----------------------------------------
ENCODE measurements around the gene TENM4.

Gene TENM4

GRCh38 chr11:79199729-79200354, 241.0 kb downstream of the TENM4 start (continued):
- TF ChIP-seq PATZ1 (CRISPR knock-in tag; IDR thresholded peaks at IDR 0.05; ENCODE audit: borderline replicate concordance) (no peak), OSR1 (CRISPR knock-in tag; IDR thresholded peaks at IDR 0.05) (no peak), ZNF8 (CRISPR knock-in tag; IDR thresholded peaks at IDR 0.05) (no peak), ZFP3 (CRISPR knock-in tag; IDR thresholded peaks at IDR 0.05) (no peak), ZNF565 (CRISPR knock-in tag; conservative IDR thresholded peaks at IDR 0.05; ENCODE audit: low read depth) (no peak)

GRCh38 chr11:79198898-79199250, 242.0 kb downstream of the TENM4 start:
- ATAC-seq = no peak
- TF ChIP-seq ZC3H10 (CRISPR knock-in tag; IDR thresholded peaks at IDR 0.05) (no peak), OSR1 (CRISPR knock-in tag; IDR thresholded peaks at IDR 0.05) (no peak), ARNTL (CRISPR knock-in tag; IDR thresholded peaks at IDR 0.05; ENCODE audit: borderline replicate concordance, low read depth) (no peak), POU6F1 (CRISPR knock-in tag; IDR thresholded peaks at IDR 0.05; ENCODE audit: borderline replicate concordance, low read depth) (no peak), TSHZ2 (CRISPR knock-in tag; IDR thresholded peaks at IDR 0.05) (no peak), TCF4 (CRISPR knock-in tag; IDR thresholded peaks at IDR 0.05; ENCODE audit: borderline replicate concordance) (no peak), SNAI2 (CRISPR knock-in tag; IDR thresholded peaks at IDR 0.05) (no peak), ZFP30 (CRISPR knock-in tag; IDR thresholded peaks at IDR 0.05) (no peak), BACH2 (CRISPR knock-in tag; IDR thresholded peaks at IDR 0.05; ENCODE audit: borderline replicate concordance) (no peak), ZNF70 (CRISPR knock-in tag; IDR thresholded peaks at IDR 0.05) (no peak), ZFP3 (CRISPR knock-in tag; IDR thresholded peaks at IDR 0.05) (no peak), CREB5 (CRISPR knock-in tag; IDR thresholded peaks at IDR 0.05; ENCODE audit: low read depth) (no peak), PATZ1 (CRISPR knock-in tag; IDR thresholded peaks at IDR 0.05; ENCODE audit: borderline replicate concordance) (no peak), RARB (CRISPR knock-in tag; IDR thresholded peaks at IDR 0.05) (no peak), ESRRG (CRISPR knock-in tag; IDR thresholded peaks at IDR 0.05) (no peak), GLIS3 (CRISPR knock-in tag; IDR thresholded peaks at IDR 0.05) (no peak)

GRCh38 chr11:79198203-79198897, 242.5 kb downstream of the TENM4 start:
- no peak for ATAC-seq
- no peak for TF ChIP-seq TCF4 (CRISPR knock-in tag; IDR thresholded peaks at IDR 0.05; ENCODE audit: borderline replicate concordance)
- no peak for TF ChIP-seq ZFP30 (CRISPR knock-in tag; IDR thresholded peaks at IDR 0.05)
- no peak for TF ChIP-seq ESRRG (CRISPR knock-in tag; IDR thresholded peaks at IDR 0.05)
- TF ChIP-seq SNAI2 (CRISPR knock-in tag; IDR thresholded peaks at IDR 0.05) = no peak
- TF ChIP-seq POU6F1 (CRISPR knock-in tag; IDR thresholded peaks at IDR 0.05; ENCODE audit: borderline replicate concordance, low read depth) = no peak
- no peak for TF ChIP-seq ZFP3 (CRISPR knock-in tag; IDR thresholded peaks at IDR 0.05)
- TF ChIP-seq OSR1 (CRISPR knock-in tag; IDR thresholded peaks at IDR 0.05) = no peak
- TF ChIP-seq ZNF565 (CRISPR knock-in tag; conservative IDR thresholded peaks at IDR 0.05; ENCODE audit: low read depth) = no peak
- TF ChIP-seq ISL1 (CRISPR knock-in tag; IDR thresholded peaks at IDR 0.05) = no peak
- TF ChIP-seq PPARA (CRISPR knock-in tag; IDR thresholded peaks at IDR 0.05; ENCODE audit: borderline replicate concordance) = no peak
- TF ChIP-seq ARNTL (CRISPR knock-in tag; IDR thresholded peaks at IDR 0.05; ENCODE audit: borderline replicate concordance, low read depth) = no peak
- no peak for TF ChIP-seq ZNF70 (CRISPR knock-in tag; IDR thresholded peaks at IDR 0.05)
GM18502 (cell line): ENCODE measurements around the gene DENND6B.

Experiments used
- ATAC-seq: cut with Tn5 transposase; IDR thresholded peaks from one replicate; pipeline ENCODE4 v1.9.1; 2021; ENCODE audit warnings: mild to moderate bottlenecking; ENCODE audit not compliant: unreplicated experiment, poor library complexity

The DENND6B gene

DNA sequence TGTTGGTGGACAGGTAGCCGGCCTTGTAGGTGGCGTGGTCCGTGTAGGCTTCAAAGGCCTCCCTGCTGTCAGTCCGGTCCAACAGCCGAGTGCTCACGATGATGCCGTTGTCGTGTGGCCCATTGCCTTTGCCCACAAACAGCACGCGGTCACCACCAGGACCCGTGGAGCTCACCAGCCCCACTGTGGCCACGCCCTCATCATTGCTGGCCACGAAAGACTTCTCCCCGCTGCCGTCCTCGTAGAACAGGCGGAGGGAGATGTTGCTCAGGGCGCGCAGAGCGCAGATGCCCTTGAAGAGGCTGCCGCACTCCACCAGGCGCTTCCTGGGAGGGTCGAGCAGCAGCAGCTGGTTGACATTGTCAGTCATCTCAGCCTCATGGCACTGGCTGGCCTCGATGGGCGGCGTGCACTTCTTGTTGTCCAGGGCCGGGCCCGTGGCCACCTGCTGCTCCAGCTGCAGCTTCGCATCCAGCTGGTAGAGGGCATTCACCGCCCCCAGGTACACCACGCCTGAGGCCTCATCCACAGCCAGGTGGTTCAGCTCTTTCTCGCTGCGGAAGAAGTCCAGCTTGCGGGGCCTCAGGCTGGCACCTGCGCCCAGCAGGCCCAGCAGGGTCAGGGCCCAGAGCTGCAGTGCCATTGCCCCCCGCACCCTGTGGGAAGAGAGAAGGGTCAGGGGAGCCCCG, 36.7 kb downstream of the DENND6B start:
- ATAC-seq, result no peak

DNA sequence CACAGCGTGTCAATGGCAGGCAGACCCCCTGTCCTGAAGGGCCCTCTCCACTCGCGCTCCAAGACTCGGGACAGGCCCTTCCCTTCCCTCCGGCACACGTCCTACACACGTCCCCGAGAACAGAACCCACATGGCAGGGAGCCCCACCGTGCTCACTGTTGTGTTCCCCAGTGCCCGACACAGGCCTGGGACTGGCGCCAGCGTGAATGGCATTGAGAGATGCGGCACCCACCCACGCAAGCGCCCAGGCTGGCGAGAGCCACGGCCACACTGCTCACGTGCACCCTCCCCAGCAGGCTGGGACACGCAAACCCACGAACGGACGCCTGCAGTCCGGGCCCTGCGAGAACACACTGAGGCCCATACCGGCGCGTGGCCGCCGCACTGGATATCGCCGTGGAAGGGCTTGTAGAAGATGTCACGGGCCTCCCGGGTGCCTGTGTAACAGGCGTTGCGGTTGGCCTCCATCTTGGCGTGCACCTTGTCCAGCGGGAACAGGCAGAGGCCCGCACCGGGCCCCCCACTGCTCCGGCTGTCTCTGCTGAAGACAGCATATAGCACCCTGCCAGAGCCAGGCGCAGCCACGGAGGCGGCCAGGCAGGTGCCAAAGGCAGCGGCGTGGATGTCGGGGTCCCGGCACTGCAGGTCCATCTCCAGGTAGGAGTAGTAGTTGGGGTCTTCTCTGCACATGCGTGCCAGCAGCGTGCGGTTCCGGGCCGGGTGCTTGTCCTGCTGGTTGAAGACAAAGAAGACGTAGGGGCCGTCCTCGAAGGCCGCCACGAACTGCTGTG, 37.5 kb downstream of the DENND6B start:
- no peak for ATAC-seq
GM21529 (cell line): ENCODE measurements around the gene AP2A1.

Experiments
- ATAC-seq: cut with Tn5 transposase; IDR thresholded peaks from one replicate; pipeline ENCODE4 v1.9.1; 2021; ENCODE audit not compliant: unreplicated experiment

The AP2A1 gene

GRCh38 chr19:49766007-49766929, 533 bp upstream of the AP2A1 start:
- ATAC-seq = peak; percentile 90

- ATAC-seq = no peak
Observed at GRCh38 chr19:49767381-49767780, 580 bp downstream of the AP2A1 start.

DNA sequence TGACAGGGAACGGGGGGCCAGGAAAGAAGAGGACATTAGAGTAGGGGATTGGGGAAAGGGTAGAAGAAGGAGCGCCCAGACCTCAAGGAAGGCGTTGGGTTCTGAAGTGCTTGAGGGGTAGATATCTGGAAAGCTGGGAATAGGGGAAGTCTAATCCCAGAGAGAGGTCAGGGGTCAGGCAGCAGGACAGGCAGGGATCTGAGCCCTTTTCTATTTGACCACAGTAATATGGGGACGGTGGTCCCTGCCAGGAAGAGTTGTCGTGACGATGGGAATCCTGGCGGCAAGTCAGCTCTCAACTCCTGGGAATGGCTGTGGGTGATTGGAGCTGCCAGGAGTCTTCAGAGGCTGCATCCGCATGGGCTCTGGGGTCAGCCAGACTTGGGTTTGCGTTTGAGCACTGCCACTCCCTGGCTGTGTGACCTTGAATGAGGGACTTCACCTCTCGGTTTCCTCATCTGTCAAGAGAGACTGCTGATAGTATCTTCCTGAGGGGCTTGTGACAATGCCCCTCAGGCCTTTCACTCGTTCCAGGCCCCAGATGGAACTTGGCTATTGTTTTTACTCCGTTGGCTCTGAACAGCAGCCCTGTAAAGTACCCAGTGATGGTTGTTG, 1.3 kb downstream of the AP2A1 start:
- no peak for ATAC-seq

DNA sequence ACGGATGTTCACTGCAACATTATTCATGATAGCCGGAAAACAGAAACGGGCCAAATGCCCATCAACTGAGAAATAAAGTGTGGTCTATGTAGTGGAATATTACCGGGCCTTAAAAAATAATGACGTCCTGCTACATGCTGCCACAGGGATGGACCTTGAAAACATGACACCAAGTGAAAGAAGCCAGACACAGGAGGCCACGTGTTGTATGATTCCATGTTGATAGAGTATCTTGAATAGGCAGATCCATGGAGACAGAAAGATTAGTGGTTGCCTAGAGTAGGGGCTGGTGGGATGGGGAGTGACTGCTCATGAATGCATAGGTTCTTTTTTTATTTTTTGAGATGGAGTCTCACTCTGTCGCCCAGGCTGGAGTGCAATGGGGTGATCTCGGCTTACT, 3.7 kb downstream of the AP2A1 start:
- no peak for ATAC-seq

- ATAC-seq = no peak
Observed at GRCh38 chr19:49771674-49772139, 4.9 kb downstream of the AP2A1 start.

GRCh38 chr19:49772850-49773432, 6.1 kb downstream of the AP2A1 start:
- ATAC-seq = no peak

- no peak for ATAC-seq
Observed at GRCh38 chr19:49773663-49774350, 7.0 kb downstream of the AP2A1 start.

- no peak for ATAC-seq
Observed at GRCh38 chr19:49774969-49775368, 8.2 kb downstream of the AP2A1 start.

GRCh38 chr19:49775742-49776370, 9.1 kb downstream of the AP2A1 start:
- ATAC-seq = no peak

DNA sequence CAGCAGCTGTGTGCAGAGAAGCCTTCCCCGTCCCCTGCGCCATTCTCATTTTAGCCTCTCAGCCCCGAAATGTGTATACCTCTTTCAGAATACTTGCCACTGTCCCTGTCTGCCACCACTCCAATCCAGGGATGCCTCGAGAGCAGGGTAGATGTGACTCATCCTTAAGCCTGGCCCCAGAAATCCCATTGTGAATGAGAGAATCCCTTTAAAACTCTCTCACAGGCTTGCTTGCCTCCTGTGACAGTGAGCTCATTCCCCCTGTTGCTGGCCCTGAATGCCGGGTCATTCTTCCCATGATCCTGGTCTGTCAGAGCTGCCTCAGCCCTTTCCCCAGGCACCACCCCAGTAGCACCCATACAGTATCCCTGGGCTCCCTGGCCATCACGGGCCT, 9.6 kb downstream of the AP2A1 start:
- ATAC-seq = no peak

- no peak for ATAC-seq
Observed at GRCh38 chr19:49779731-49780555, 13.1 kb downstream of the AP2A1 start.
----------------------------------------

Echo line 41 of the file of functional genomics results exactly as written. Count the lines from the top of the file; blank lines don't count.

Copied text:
- no peak for ATAC-seq